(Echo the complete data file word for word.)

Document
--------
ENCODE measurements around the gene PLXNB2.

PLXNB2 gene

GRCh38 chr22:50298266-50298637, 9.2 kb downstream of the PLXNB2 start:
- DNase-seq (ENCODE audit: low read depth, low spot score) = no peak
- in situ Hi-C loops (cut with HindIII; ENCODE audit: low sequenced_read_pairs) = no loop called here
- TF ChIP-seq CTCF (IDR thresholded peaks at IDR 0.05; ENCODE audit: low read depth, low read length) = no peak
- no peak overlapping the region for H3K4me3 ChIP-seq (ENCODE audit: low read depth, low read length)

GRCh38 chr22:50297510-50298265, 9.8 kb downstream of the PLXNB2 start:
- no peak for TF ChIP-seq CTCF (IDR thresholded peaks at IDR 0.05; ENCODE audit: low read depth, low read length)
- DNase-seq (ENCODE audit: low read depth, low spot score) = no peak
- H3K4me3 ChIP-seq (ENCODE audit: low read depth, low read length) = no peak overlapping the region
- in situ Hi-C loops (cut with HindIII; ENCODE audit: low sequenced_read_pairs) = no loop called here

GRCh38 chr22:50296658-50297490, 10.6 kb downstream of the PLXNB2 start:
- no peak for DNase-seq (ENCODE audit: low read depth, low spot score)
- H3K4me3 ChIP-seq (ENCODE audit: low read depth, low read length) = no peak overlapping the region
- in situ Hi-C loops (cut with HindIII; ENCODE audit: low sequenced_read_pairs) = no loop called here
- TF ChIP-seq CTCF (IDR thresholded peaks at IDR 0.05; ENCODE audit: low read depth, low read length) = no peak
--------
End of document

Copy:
ENCODE measurements around the gene PLXNB2.

PLXNB2 gene

GRCh38 chr22:50298266-50298637, 9.2 kb downstream of the PLXNB2 start:
- DNase-seq (ENCODE audit: low read depth, low spot score) = no peak
- in situ Hi-C loops (cut with HindIII; ENCODE audit: low sequenced_read_pairs) = no loop called here
- TF ChIP-seq CTCF (IDR thresholded peaks at IDR 0.05; ENCODE audit: low read depth, low read length) = no peak
- no peak overlapping the region for H3K4me3 ChIP-seq (ENCODE audit: low read depth, low read length)

GRCh38 chr22:50297510-50298265, 9.8 kb downstream of the PLXNB2 start:
- no peak for TF ChIP-seq CTCF (IDR thresholded peaks at IDR 0.05; ENCODE audit: low read depth, low read length)
- DNase-seq (ENCODE audit: low read depth, low spot score) = no peak
- H3K4me3 ChIP-seq (ENCODE audit: low read depth, low read length) = no peak overlapping the region
- in situ Hi-C loops (cut with HindIII; ENCODE audit: low sequenced_read_pairs) = no loop called here

GRCh38 chr22:50296658-50297490, 10.6 kb downstream of the PLXNB2 start:
- no peak for DNase-seq (ENCODE audit: low read depth, low spot score)
- H3K4me3 ChIP-seq (ENCODE audit: low read depth, low read length) = no peak overlapping the region
- in situ Hi-C loops (cut with HindIII; ENCODE audit: low sequenced_read_pairs) = no loop called here
- TF ChIP-seq CTCF (IDR thresholded peaks at IDR 0.05; ENCODE audit: low read depth, low read length) = no peak